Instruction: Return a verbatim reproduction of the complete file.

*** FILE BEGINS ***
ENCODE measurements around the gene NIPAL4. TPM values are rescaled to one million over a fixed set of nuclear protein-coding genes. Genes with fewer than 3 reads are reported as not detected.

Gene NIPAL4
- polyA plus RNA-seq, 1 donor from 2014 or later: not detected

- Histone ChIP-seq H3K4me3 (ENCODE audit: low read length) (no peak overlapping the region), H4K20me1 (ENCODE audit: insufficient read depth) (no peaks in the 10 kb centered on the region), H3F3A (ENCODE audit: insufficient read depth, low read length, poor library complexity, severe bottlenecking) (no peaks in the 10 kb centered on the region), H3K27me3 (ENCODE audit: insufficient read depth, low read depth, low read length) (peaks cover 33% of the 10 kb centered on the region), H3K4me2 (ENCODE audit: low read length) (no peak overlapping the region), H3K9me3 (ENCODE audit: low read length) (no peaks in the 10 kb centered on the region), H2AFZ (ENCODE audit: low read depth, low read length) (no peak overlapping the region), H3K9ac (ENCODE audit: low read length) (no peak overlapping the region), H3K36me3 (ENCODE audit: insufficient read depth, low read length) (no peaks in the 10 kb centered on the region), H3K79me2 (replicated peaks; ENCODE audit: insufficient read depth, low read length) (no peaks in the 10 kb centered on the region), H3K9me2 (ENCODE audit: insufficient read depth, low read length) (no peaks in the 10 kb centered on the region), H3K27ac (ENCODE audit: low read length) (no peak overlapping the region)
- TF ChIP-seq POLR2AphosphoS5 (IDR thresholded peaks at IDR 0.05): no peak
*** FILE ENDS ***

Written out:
ENCODE measurements around the gene NIPAL4. TPM values are rescaled to one million over a fixed set of nuclear protein-coding genes. Genes with fewer than 3 reads are reported as not detected.

Gene NIPAL4
- polyA plus RNA-seq, 1 donor from 2014 or later: not detected

- Histone ChIP-seq H3K4me3 (ENCODE audit: low read length) (no peak overlapping the region), H4K20me1 (ENCODE audit: insufficient read depth) (no peaks in the 10 kb centered on the region), H3F3A (ENCODE audit: insufficient read depth, low read length, poor library complexity, severe bottlenecking) (no peaks in the 10 kb centered on the region), H3K27me3 (ENCODE audit: insufficient read depth, low read depth, low read length) (peaks cover 33% of the 10 kb centered on the region), H3K4me2 (ENCODE audit: low read length) (no peak overlapping the region), H3K9me3 (ENCODE audit: low read length) (no peaks in the 10 kb centered on the region), H2AFZ (ENCODE audit: low read depth, low read length) (no peak overlapping the region), H3K9ac (ENCODE audit: low read length) (no peak overlapping the region), H3K36me3 (ENCODE audit: insufficient read depth, low read length) (no peaks in the 10 kb centered on the region), H3K79me2 (replicated peaks; ENCODE audit: insufficient read depth, low read length) (no peaks in the 10 kb centered on the region), H3K9me2 (ENCODE audit: insufficient read depth, low read length) (no peaks in the 10 kb centered on the region), H3K27ac (ENCODE audit: low read length) (no peak overlapping the region)
- TF ChIP-seq POLR2AphosphoS5 (IDR thresholded peaks at IDR 0.05): no peak